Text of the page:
This green tea bag contains a blend of Sencha, Hojicha and Matcha. The Hojicha’s roasting aroma adds extra flavor to these tea bags, and the combination of all three types makes it possible to deliver a tasty tea experience.
This tea can be enjoyed hot or cold and can be hot-brewed or cold-brewed.
Tea made with this large tea bag provides a rich and deep taste. Experience this cold-brew green tea from Kagoshima. The 7g large triangular tea bag contains the first flush of deeply steamed (Fukamushi) green tea leaves, cut into small pieces to work well for cold-water brewing.
This tea is a traditional Genmaicha, Japanese comfort tea. This Genmaicha Premium consists of first flush medium steamed Sencha blended with roasted Japanese brown rice. The classic blending of rice and Sencha green tea creates a Nutty, toasty taste.
This is an example of a tea normally brewed in hot water; in fact, we advise this particular tea to be brewed in slightly hotter water than usual - about 85°C (185°F).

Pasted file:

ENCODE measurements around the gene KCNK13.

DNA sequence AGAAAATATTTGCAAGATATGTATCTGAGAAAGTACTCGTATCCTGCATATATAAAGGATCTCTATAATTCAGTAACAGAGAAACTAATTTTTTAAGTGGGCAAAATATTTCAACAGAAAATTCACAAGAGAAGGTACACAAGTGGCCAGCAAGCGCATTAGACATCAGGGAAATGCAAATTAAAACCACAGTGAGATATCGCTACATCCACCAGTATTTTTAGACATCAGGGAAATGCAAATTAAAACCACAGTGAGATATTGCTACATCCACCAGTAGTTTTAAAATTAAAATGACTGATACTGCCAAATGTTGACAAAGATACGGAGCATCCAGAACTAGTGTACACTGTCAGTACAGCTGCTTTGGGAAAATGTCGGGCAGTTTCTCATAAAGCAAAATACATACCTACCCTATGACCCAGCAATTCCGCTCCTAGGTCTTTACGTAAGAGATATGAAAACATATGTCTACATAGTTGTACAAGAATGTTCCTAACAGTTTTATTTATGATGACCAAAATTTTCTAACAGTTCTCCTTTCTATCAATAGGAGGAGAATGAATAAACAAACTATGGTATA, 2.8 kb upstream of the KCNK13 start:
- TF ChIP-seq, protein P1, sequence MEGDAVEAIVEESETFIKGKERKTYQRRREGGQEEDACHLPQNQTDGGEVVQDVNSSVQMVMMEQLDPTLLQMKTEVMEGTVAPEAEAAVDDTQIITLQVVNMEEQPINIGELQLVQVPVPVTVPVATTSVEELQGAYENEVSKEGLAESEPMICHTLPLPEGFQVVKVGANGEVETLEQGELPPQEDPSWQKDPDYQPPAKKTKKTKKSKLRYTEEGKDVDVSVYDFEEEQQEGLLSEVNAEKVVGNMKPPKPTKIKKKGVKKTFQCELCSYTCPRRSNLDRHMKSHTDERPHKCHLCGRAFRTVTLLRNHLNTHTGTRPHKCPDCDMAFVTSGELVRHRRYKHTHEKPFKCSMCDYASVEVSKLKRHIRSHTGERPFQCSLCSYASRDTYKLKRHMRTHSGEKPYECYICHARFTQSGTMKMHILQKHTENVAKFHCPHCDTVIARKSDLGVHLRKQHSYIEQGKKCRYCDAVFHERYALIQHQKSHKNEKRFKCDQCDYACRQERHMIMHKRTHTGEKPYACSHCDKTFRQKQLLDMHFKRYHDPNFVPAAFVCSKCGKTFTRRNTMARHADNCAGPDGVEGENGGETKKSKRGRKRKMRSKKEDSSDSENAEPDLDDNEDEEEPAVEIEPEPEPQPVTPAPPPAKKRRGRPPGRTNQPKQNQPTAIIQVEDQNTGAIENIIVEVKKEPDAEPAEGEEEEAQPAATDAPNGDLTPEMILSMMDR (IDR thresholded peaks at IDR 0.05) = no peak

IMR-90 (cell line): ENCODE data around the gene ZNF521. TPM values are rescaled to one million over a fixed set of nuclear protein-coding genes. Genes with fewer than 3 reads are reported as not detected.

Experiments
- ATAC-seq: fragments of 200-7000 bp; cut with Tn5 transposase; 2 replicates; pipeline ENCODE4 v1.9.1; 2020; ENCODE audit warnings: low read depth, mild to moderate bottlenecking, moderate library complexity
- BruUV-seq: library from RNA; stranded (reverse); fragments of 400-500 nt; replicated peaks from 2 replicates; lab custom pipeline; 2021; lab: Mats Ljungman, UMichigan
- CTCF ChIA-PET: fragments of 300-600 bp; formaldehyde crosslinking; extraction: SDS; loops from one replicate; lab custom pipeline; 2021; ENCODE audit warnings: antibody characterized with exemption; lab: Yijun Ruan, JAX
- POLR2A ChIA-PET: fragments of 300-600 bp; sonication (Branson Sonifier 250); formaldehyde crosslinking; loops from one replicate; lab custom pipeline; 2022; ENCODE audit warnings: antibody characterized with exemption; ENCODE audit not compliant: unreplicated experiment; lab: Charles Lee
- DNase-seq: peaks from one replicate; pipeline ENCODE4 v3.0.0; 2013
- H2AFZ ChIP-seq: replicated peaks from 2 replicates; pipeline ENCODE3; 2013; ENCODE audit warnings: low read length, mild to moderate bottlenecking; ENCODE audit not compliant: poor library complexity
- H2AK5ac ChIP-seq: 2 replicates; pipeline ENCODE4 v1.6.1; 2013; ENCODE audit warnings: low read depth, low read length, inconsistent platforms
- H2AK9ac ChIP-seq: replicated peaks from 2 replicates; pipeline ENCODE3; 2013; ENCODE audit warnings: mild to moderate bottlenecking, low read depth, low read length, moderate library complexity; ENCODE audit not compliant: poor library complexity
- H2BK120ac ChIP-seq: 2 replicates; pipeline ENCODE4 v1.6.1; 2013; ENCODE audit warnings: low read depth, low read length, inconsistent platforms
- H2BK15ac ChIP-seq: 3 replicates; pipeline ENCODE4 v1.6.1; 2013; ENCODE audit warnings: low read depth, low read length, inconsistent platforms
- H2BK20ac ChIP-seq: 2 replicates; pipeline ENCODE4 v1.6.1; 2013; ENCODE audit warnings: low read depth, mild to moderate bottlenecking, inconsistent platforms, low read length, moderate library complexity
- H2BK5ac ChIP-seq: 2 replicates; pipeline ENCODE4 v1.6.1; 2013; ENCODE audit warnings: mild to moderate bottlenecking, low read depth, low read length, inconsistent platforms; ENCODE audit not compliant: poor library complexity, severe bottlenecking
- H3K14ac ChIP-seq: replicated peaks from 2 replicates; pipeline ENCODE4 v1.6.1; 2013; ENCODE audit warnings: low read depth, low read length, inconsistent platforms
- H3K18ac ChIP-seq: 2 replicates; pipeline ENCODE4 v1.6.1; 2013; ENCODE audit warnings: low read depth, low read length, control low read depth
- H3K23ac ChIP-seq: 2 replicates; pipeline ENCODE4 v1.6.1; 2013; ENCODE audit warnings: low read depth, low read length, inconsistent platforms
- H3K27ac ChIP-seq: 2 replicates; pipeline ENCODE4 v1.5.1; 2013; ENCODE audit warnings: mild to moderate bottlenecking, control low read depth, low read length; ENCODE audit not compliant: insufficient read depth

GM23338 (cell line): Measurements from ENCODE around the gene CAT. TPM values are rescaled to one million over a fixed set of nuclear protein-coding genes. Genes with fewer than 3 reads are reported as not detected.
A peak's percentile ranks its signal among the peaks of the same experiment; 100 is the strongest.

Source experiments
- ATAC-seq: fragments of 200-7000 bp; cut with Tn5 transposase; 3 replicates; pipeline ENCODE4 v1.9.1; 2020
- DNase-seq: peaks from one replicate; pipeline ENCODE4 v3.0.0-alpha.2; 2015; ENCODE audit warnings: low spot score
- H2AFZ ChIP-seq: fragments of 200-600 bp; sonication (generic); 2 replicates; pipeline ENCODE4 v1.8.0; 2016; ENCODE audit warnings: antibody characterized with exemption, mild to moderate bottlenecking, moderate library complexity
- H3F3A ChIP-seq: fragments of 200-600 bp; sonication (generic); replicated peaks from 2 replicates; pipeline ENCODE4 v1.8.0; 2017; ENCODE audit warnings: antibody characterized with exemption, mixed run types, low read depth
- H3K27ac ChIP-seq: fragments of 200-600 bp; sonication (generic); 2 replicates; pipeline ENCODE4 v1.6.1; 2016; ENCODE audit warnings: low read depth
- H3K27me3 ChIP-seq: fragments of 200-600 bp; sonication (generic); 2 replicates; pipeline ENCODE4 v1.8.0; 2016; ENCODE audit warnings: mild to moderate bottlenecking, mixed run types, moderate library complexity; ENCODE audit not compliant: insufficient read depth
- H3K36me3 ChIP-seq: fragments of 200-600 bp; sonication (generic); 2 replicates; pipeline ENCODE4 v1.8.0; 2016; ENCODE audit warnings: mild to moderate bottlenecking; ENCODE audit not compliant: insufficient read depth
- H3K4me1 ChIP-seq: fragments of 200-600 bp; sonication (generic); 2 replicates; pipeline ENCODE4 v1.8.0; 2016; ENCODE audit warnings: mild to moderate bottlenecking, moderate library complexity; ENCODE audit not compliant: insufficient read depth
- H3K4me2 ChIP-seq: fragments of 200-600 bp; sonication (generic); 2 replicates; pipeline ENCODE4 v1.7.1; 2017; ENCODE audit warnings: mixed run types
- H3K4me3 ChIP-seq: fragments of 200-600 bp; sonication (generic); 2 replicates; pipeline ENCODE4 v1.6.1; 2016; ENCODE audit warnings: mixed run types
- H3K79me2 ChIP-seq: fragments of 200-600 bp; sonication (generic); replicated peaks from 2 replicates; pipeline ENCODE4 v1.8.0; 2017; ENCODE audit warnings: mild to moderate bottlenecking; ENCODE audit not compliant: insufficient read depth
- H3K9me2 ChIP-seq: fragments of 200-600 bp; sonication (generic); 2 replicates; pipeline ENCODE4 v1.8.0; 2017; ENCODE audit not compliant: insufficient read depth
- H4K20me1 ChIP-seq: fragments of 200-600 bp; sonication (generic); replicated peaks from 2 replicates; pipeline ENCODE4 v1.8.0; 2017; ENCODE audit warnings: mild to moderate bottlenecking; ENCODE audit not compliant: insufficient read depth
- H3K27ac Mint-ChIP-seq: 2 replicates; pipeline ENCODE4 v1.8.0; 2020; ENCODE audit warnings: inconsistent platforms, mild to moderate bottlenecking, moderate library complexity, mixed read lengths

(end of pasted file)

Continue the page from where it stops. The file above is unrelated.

We can, however, cold-brew this tea to significant effect.,
Take 5 grams of tea, add 500 ml of cold water and leave to brew in the refrigerator for at least 2 hours but overnight works very well.
The cold brewing method enhances the roasted rice aroma of this tea because hot water results in more rapid evaporation of the aromatic chemicals within the rice.
We have had good success cold-brewing most of our Sencha teas; the Organic Sencha E Premium works very well.
Our last idea for cooling teas is something we did not try till recently. This is iced-brewed Gyokuro. We know that some of our customers love their Gyokuro and have the preparation down to a fine art, but this technique is worth trying. We enjoyed it.
Take six cubes of ice and pour into a teapot - this equates to about 200ml of water when melted. Add 5 grams of Gyokuro tea; we used Gyokuro Yame White Label. Leave for 12 hours in the refrigerator.
The ice should melt, and you are left with a deep green gyokuro tea that is cold, refreshing and has the gyokuro taste. Give it a try, and let us know.